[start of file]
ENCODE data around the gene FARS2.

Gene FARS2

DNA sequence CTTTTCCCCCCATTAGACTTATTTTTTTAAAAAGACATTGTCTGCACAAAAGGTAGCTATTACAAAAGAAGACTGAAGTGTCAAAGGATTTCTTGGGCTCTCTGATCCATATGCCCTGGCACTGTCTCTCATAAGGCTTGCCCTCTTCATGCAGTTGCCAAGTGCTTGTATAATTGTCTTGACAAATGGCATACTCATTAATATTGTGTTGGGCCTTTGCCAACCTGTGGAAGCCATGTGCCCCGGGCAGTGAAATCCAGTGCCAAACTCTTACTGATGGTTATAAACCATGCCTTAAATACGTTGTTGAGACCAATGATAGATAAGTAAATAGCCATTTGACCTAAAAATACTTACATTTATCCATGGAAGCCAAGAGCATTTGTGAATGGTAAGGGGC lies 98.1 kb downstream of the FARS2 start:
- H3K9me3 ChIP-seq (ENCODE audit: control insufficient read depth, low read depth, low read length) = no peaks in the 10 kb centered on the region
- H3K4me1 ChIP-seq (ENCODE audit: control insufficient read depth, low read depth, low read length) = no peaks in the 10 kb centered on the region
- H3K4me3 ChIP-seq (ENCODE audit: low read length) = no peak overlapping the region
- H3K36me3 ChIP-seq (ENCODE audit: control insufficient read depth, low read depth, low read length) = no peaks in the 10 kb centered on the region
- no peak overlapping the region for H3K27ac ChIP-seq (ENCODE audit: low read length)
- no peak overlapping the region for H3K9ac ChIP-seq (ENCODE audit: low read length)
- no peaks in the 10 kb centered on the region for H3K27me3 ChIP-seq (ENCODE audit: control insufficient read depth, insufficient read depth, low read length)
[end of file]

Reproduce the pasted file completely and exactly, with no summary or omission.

ENCODE data around the gene FARS2.

Gene FARS2

DNA sequence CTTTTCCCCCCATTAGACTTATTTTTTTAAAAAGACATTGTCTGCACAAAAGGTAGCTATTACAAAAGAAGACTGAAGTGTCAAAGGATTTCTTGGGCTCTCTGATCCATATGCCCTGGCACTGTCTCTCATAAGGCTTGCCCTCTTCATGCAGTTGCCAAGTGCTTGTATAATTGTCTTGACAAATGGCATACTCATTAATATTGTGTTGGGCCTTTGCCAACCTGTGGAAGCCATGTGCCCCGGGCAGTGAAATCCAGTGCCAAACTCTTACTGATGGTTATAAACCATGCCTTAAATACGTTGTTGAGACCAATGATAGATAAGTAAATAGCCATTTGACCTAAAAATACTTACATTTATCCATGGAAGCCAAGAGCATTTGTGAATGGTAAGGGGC lies 98.1 kb downstream of the FARS2 start:
- H3K9me3 ChIP-seq (ENCODE audit: control insufficient read depth, low read depth, low read length) = no peaks in the 10 kb centered on the region
- H3K4me1 ChIP-seq (ENCODE audit: control insufficient read depth, low read depth, low read length) = no peaks in the 10 kb centered on the region
- H3K4me3 ChIP-seq (ENCODE audit: low read length) = no peak overlapping the region
- H3K36me3 ChIP-seq (ENCODE audit: control insufficient read depth, low read depth, low read length) = no peaks in the 10 kb centered on the region
- no peak overlapping the region for H3K27ac ChIP-seq (ENCODE audit: low read length)
- no peak overlapping the region for H3K9ac ChIP-seq (ENCODE audit: low read length)
- no peaks in the 10 kb centered on the region for H3K27me3 ChIP-seq (ENCODE audit: control insufficient read depth, insufficient read depth, low read length)